Doing Sustainability Right – Lessons From Whole Foods and Wal-Mart

Industry has a tremendous impact on the environment, and thus, can have a tremendous impact in improving it. As green goes mainstream, companies of all shapes and sizes are looking for ways to incorporate the tenets of sustainability. Be it an office recycling program or a global sustainability initiative, every company has to start somewhere. Fortunately, a few are getting it right, providing lessons for the rest of us.

Whole Foods Market
Whole Foods is dedicated to providing quality food in support of an interdependent world. Local producers and suppliers play a key role, providing fresh fruits and vegetables, while furthering the sustainable agriculture industry that promotes ecological health. Through their Local Producer Loan Program, Whole Foods provides low interest loans to the growers that in turn support the grocer’s ability to provide high-quality food in their stores – a strategic investment that benefits Whole Foods. The company also empowers individual buyers to seek out and purchase from sustainable suppliers, engaging them directly in Whole Foods’ pursuit of sustainability.

Wal-Mart competes based on its ability to supply products at a low price – their profit margin is famously low at around 2%. They achieve this by wringing the lowest possible price from suppliers and cutting their own operating costs wherever possible. Their huge revenues are driven by volume. After years of bad press related to these tactics, Wal-Mart has begun receiving accolades for its sustainability policies, even though its competitive strategy has not changed.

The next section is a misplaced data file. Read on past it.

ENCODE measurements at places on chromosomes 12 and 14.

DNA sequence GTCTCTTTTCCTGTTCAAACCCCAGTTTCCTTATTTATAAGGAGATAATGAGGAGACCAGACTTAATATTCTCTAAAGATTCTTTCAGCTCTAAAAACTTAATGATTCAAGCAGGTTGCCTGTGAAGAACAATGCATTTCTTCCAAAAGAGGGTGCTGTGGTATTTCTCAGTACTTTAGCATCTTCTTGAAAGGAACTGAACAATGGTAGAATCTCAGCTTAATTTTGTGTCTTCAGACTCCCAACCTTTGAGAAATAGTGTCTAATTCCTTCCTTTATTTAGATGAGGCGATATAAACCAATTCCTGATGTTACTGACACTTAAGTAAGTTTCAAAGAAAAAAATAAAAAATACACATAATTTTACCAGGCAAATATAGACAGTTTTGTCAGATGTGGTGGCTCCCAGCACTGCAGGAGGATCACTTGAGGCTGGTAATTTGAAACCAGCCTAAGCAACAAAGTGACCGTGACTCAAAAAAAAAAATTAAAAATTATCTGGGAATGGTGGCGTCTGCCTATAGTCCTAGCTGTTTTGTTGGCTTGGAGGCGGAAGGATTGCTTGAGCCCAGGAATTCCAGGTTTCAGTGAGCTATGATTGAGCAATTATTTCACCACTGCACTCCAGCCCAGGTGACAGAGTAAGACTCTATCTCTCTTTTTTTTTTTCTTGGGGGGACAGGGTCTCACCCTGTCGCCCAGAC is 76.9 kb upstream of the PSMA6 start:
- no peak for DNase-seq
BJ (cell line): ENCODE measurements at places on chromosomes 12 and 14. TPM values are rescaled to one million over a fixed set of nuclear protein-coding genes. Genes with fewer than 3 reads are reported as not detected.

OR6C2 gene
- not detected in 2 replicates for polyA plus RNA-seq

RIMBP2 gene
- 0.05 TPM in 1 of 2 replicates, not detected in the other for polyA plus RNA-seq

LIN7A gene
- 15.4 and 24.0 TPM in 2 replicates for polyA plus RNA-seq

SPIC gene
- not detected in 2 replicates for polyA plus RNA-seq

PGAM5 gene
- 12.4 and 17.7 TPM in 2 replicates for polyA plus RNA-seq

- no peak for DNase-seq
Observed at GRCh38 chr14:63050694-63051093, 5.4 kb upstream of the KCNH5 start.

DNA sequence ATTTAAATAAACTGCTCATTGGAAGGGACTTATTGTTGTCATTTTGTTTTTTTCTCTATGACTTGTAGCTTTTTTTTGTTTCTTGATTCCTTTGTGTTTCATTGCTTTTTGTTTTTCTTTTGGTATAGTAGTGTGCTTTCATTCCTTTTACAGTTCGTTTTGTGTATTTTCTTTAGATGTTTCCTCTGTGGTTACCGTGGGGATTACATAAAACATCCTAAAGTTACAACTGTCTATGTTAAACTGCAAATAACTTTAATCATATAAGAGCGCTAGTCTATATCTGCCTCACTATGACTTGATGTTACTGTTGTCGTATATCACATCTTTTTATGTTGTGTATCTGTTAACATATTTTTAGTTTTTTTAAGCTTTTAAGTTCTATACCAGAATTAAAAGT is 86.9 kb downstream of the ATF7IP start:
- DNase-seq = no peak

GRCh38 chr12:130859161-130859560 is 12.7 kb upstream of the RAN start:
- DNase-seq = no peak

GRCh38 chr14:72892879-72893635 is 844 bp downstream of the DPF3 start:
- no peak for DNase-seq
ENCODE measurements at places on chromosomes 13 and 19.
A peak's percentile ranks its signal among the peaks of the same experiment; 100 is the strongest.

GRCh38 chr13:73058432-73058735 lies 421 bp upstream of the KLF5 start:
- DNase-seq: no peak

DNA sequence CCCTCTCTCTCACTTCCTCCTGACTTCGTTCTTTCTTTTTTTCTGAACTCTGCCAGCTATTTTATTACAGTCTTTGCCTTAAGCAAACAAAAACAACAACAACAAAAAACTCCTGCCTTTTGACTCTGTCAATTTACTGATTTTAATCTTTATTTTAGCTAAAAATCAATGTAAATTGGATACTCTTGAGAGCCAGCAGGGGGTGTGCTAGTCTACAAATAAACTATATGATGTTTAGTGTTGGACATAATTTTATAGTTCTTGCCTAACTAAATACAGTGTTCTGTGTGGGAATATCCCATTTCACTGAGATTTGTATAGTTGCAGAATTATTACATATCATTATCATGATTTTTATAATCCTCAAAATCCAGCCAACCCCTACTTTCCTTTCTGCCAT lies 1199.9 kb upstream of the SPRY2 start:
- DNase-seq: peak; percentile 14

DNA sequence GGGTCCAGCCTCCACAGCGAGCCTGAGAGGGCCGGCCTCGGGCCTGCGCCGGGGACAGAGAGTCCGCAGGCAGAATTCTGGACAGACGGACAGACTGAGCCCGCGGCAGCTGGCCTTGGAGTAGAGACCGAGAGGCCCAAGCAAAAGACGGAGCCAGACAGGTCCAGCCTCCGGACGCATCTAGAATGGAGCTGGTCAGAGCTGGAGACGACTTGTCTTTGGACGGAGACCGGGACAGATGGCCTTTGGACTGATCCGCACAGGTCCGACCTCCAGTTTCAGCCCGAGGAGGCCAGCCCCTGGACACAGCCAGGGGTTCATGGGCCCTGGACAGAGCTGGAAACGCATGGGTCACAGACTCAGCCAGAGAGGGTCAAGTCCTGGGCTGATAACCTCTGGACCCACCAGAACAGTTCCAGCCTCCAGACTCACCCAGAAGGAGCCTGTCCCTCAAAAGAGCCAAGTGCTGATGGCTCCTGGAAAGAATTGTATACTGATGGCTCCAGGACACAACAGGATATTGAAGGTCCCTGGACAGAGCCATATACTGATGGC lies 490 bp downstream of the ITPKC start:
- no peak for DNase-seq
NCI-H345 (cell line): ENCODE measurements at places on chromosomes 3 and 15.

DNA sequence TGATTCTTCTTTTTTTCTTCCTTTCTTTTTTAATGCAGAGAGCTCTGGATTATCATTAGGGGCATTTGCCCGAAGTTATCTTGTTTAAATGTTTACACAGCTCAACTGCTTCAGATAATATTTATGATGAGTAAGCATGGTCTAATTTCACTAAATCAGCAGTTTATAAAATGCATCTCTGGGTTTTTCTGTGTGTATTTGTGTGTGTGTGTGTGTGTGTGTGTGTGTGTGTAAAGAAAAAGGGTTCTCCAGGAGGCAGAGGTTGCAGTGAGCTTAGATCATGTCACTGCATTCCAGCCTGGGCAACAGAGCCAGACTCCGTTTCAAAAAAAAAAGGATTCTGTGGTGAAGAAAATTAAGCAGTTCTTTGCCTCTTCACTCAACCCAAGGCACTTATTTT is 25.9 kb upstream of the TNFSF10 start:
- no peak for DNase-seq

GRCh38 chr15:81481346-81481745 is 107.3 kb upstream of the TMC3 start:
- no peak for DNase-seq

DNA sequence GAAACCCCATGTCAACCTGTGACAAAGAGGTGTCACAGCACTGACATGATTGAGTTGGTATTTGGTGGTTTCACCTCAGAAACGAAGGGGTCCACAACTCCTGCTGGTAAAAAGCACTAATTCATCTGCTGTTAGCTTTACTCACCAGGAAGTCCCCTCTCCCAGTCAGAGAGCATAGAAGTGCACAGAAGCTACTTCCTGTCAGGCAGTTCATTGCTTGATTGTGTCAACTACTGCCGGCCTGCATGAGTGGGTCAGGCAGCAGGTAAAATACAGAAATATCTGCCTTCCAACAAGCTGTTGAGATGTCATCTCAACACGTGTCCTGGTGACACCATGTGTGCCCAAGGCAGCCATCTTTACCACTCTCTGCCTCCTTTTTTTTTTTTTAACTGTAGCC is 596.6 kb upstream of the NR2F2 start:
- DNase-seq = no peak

How? Wal-Mart has proved the old adage that a penny saved is a penny earned. By looking up its supply chain and requesting a reduction in packaging, suppliers save money on raw materials – savings that can then be passed down to Wal-Mart. Since the competition for shelf space is tough, and Wal-Mart favors suppliers that meet these goals, there is a distinct advantage in compliance. The retailer has also set up systems to benchmark, measure and share what’s being learned. As a result, savings from packaging reduction (coupled with Wal-Mart’s own improvements in logistics) will save the retailer an hundreds of millions each year.

Characteristics of Successful Sustainability Initiatives
Examples such as these illustrate some characteristics shared by successful sustainability programs:
– Green policies directly support business strategies, and are material to the company’s core business
– Core values align with those of its customer base
– Holistic view of sustainability, looking across the company’s entire operation, both up and down the supply chain
– Empower and engage employees through training, knowledge sharing, and reward/competition systems
– Encourage change in supply chain: share goals and knowledge, help suppliers meet goals and reward those that do
– Establish benchmarking and measurement systems
– Communicate results – both wins and challenges – to all stakeholders

Whether you’re looking to green your office or take a multinational corporation down the path to sustainability, know that there’s no need to reinvent the wheel – learn from those that have gone before you.

Copyright 2009 Cassie Walker, The Sustainable Office